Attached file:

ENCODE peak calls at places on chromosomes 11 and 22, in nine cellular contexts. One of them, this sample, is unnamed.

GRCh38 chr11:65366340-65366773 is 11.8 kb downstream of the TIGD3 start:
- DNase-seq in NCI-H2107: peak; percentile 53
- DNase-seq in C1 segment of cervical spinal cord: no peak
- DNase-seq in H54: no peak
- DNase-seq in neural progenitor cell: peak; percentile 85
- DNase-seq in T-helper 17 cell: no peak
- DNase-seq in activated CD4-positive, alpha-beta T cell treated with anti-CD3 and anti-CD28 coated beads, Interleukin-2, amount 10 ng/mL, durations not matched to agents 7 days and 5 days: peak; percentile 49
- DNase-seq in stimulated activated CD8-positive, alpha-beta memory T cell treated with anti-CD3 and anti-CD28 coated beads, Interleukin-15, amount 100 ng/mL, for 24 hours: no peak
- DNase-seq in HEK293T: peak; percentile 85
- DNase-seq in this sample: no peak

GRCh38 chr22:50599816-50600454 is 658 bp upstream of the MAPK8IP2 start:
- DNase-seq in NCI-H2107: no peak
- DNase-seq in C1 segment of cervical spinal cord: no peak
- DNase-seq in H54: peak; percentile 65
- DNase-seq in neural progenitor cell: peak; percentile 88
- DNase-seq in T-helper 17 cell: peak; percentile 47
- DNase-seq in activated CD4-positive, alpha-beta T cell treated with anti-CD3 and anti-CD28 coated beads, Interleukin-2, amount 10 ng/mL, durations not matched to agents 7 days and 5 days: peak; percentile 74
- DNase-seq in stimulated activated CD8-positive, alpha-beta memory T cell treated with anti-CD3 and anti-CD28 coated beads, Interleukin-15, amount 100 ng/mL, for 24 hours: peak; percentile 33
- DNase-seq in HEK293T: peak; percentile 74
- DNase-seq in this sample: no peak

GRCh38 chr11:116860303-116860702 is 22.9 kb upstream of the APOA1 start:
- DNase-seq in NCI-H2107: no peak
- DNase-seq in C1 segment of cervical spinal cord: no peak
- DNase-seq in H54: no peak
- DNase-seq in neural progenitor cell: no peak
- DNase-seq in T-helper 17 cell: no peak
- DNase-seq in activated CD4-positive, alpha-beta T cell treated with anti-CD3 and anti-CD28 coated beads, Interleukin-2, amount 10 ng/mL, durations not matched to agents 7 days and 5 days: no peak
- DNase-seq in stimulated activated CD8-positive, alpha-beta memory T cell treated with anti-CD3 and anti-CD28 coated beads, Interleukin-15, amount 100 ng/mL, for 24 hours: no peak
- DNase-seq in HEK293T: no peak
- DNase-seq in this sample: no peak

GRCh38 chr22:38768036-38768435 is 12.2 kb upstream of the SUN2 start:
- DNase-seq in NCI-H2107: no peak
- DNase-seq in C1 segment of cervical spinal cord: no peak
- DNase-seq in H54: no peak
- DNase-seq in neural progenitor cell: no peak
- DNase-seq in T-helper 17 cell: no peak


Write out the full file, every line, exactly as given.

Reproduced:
ENCODE peak calls at places on chromosomes 11 and 22, in nine cellular contexts. One of them, this sample, is unnamed.

GRCh38 chr11:65366340-65366773 is 11.8 kb downstream of the TIGD3 start:
- DNase-seq in NCI-H2107: peak; percentile 53
- DNase-seq in C1 segment of cervical spinal cord: no peak
- DNase-seq in H54: no peak
- DNase-seq in neural progenitor cell: peak; percentile 85
- DNase-seq in T-helper 17 cell: no peak
- DNase-seq in activated CD4-positive, alpha-beta T cell treated with anti-CD3 and anti-CD28 coated beads, Interleukin-2, amount 10 ng/mL, durations not matched to agents 7 days and 5 days: peak; percentile 49
- DNase-seq in stimulated activated CD8-positive, alpha-beta memory T cell treated with anti-CD3 and anti-CD28 coated beads, Interleukin-15, amount 100 ng/mL, for 24 hours: no peak
- DNase-seq in HEK293T: peak; percentile 85
- DNase-seq in this sample: no peak

GRCh38 chr22:50599816-50600454 is 658 bp upstream of the MAPK8IP2 start:
- DNase-seq in NCI-H2107: no peak
- DNase-seq in C1 segment of cervical spinal cord: no peak
- DNase-seq in H54: peak; percentile 65
- DNase-seq in neural progenitor cell: peak; percentile 88
- DNase-seq in T-helper 17 cell: peak; percentile 47
- DNase-seq in activated CD4-positive, alpha-beta T cell treated with anti-CD3 and anti-CD28 coated beads, Interleukin-2, amount 10 ng/mL, durations not matched to agents 7 days and 5 days: peak; percentile 74
- DNase-seq in stimulated activated CD8-positive, alpha-beta memory T cell treated with anti-CD3 and anti-CD28 coated beads, Interleukin-15, amount 100 ng/mL, for 24 hours: peak; percentile 33
- DNase-seq in HEK293T: peak; percentile 74
- DNase-seq in this sample: no peak

GRCh38 chr11:116860303-116860702 is 22.9 kb upstream of the APOA1 start:
- DNase-seq in NCI-H2107: no peak
- DNase-seq in C1 segment of cervical spinal cord: no peak
- DNase-seq in H54: no peak
- DNase-seq in neural progenitor cell: no peak
- DNase-seq in T-helper 17 cell: no peak
- DNase-seq in activated CD4-positive, alpha-beta T cell treated with anti-CD3 and anti-CD28 coated beads, Interleukin-2, amount 10 ng/mL, durations not matched to agents 7 days and 5 days: no peak
- DNase-seq in stimulated activated CD8-positive, alpha-beta memory T cell treated with anti-CD3 and anti-CD28 coated beads, Interleukin-15, amount 100 ng/mL, for 24 hours: no peak
- DNase-seq in HEK293T: no peak
- DNase-seq in this sample: no peak

GRCh38 chr22:38768036-38768435 is 12.2 kb upstream of the SUN2 start:
- DNase-seq in NCI-H2107: no peak
- DNase-seq in C1 segment of cervical spinal cord: no peak
- DNase-seq in H54: no peak
- DNase-seq in neural progenitor cell: no peak
- DNase-seq in T-helper 17 cell: no peak